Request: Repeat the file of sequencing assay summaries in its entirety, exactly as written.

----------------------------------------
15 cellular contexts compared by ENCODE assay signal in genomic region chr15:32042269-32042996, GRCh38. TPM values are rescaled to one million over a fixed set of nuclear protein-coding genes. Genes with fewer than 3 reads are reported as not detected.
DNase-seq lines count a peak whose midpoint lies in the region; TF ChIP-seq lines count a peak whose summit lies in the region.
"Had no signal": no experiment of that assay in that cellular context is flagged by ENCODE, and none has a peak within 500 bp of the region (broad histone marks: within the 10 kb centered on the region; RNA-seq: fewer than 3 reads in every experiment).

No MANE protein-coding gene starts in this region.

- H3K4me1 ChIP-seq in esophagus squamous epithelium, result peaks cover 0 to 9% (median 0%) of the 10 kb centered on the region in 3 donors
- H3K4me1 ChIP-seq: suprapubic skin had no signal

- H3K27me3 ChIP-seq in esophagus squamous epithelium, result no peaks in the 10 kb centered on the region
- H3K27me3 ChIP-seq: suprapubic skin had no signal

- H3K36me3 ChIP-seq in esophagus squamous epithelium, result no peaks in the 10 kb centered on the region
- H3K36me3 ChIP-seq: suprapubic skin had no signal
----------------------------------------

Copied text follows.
15 cellular contexts compared by ENCODE assay signal in genomic region chr15:32042269-32042996, GRCh38. TPM values are rescaled to one million over a fixed set of nuclear protein-coding genes. Genes with fewer than 3 reads are reported as not detected.
DNase-seq lines count a peak whose midpoint lies in the region; TF ChIP-seq lines count a peak whose summit lies in the region.
"Had no signal": no experiment of that assay in that cellular context is flagged by ENCODE, and none has a peak within 500 bp of the region (broad histone marks: within the 10 kb centered on the region; RNA-seq: fewer than 3 reads in every experiment).

No MANE protein-coding gene starts in this region.

- H3K4me1 ChIP-seq in esophagus squamous epithelium, result peaks cover 0 to 9% (median 0%) of the 10 kb centered on the region in 3 donors
- H3K4me1 ChIP-seq: suprapubic skin had no signal

- H3K27me3 ChIP-seq in esophagus squamous epithelium, result no peaks in the 10 kb centered on the region
- H3K27me3 ChIP-seq: suprapubic skin had no signal

- H3K36me3 ChIP-seq in esophagus squamous epithelium, result no peaks in the 10 kb centered on the region
- H3K36me3 ChIP-seq: suprapubic skin had no signal